People with little experience of medical intervention and all its associated machinery, drugs and what may be seen as interference, not only in a societies beliefs but also with the body itself, may be reluctant to trust and unwilling to even try what is on offer. Many places experience a huge lack of education and also money to provide advice and help with health. Nkosi Johnson's story shows that by gaining access to a healthier lifestyle and money he was able to live a healthier, better and perhaps longer life than he would if he had stayed with his family and lived his life in poverty. Education about matters such as the transmission of HIV, contraception and also the myths surrounding HIV and AIDS could help lessen the epidemic in South Africa and also aid mothers like those Nancy Scheper-hughes worked with. By using contraception they could have fewer children by choice and be able to provide a higher standard of living for themselves and their children. Contraception can be a difficult matter as it may not be well received in some societies, again due to cultural and religious beliefs and prohibitions or the mistrust of something unknown and lack of the knowledge of how the body and medications such as contraception works. What is an everyday thing in western society may appear dangerous, scary or even the work of evil in another society.

For mothers forced to formula feed in unsanitary environments wet nursing and also expressed breast milk could be possible solutions to the dilemma of how to feed their babies in the safest and healthiest way. Governments need to seriously address issues concerning children's poor health and provide services and methods to deal with the situations. Education should also be provided to people so that improvements can be maintained and sustained in to the future. As people see that medical interventions do work, see that in some cases are more successful than their traditional ways and learn why they work and how diseases are caused and work within the body they may become more accepting and happy to use western medicine, even if it's only part of the time. It is important however, to not just discount something because it is traditional medicine or doesn't have quite as high success rate as something else. These remedies and methods have been used with success throughout time and it can be the case that these provide a reversal of the situation and that western medicine simply does not yet know why these remedies work because it does not concern itself with researching them. It is also vital to remember that people have a right to their own choices and beliefs and should not be forced to change or go against those. Hopefully by giving them choices and educating them they will be able to not only have more choices available but also have the ability make better informed decisions for themselves and their families.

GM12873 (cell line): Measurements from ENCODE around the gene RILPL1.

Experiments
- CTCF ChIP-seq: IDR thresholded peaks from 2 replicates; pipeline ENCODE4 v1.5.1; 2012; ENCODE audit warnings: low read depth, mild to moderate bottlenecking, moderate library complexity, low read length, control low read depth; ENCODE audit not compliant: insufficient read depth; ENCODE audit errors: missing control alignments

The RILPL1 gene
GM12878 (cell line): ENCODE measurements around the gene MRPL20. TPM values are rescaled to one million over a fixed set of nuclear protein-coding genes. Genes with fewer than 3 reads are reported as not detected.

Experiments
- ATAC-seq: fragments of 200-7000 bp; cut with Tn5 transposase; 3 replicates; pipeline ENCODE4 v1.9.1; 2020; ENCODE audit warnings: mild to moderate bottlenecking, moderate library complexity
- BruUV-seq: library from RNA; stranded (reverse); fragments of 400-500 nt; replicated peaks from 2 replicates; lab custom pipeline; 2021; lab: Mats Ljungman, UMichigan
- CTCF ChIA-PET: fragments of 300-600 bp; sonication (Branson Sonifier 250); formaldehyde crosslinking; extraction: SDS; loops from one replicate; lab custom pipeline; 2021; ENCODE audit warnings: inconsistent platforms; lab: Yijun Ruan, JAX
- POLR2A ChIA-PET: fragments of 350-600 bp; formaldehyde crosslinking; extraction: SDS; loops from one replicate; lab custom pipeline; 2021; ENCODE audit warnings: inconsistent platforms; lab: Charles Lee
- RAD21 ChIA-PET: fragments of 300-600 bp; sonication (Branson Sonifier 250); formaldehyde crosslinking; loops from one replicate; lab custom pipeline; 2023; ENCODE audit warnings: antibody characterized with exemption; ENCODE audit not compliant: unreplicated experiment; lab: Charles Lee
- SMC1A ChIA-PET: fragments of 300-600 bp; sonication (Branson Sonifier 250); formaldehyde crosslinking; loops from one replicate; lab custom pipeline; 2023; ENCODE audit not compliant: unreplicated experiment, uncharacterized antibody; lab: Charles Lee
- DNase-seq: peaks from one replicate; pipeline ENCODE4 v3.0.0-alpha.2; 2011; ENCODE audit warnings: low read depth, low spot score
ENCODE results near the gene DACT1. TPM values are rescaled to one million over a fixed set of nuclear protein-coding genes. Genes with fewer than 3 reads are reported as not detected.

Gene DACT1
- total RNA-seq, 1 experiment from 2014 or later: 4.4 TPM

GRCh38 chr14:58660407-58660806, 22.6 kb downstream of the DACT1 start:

© 2013 Claire


Claire (author) from Lincolnshire, UK on July 02, 2013:

Thank you.

Firoz from India on July 01, 2013:

Impressive hub of child health. Voted up.

Related Articles